Microfinance

An emerging asset class?


By Erol Alaluf, Carol Rodrigues, Cagri Ilhan
University of Toronto
Nov. 24, 2009
A solution to end poverty?
Or
An emerging asset class?
Overview
• Philosophy of micro finance

• History of micro finance

• Major centres of micro finance

• Looking forward

• Conclusion
What is Microfinance?
• Finance that is provided to unemployed or low-
income people or groups.

• The provision of small loans (microcredit) to poor
people to help them engage in productive activities
or grow very small businesses. The term may also
include a broader range of services, including
credit, savings, and insurance.

• Microcredit is the extension of very small loans to
those in poverty designed to spur
entrepreneurship.

Who are microfinance clients?
• Microfinance is provided for the people who
do not qualify for the banking system.

– NO collateral (even if people own land they usually don’t
have the title to it)
– NO credit history

– Majority of the microfinance clients are women
(more than 90% of microcredit is borrowed by
women)
How poor are these people?
Why do poor people need financial
services?
• Lifecycle Needs: such as weddings, funerals,
childbirth, education, homebuilding, widowhood,
old age.
• Personal Emergencies: such as sickness, injury,
unemployment, theft, harassment or death.
• Disasters: such as fires, floods, cyclones and man-
made events like war.
• Investment Opportunities: expanding a business,
buying land or equipment, improving housing, etc.

Brief History of Microfinance
• In 1976, Muhammad Yunus (Nobel
Peace Prize Winner 2006) noticed
that small amounts of loans could
make a big impact on the poor
peoples’ lives.

• Grameen Bank, ("Bank of the
Villages", in Bangla) was founded
in 1983, was supported by the
central bank of Bangladesh.
How does Microfinance work?
• System of “microloans” (typically less than $100)
• Instead of using collateral to gain credit, loans are
secured against the honour of a peer group: if one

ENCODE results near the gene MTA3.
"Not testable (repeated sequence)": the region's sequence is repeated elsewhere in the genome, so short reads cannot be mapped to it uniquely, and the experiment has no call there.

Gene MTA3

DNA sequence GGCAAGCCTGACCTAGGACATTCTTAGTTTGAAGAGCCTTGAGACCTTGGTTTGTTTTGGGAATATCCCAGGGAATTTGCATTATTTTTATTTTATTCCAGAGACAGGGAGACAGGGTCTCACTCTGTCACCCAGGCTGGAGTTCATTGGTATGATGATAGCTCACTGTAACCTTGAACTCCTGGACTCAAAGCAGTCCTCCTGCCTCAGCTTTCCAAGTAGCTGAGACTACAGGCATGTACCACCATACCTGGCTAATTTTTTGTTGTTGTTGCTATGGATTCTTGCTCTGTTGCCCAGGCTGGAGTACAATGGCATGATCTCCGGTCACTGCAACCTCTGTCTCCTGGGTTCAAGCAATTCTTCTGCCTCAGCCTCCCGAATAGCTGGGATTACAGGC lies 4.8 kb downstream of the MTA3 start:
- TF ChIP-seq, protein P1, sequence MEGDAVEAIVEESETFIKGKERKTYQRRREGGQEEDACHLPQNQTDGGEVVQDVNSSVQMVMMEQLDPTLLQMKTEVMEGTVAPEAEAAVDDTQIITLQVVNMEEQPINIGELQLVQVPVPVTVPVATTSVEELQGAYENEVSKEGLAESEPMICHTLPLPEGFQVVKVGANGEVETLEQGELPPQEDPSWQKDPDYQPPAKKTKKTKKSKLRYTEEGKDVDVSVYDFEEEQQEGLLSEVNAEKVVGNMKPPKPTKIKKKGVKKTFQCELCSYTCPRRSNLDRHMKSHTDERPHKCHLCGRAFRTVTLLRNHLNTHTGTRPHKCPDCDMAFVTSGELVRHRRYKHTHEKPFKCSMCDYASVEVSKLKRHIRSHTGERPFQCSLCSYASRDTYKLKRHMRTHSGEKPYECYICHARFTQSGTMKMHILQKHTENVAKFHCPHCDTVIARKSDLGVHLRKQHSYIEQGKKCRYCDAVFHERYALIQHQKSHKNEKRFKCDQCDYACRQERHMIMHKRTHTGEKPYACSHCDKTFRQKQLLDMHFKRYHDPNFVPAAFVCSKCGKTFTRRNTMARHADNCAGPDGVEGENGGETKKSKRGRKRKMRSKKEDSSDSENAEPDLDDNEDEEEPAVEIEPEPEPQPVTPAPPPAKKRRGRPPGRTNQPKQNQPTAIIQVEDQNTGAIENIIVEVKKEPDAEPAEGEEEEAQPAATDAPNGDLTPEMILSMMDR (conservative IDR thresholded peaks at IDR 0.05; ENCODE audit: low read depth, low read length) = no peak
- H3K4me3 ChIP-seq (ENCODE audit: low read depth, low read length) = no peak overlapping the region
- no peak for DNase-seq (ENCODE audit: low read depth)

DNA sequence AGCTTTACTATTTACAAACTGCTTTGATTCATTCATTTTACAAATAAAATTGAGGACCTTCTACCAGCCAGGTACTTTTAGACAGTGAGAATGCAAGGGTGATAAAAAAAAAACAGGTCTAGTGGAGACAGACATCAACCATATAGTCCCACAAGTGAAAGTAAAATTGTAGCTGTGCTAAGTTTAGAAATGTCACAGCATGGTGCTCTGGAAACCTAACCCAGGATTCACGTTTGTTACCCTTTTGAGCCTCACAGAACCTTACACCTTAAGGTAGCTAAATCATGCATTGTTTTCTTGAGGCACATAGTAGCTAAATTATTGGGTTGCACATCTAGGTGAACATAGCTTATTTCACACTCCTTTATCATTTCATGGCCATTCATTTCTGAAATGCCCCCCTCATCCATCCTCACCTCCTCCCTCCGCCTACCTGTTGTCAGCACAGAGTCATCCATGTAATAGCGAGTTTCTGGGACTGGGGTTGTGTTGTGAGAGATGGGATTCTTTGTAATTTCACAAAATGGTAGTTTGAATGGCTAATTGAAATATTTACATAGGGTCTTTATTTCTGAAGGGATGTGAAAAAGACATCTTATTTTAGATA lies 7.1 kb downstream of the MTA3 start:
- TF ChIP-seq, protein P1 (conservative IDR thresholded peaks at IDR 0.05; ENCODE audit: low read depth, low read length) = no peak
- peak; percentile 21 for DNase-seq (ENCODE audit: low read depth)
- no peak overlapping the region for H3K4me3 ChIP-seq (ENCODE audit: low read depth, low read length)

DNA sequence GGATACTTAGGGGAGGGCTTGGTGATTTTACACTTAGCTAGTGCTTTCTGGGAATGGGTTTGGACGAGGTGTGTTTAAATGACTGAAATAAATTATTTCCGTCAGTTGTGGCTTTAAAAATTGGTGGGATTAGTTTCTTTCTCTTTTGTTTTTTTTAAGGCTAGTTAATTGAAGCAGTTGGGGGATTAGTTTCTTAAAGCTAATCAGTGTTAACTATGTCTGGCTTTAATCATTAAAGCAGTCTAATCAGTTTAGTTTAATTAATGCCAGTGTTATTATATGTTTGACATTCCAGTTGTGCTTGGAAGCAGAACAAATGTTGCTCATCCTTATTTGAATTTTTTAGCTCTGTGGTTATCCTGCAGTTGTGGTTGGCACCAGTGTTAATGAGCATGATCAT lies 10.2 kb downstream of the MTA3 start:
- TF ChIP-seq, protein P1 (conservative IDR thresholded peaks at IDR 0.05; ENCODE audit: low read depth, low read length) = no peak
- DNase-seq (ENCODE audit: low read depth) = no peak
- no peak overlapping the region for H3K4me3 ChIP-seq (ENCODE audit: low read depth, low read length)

person fails to make their payments, others in the
lending circle will be denied future credit.
• It has outperformed almost all other forms of
development lending.
• It is said that microfinance have lifted 100 million
people out of poverty over the last three decades.
Major centers of Microfinance
Regional distribution of MFIs
Region Number of MFIs % of total
Countries with the
most in the region
Africa 69 14%
Ghana (13);
Ethiopia (12)
Asia 117 24%
Philippines (37);
India (32)

ECA 98
20%
Bosnia (13);
Russia (11)
LAC 179 37%
Peru (37); Ecuador
(20); Bolivia (17)
MENA 24 5%
Morocco (7); Egypt
(6)
Source: Microbanking Bulletin #18
Regional distribution of MFIs
What kind of projects is microcredit used
for?
• Microloans are used to help people, living in
extreme poverty, start or expand a range of
tiny businesses such as husking rice, selling
tortillas, and delivering cell phone services to
remote villages.

• Diverse “microenterprises” include small
retail shops, street vending, artisanal
manufacture, and service provision, etc.
Looking forward
• Industry is expanding significantly

• MFIs popular among European pension and other
institutional funds

• One of the few financial sectors not significantly affected
by the current recession

• Excellent diversification possibilities

• Way for the financial sector to 'redeem' itself

Conclusion
• Emerging markets are doing very well right now

• Good from an investor's point of view (high returns,
diversification)

• Feel-good investment

• Untapped potential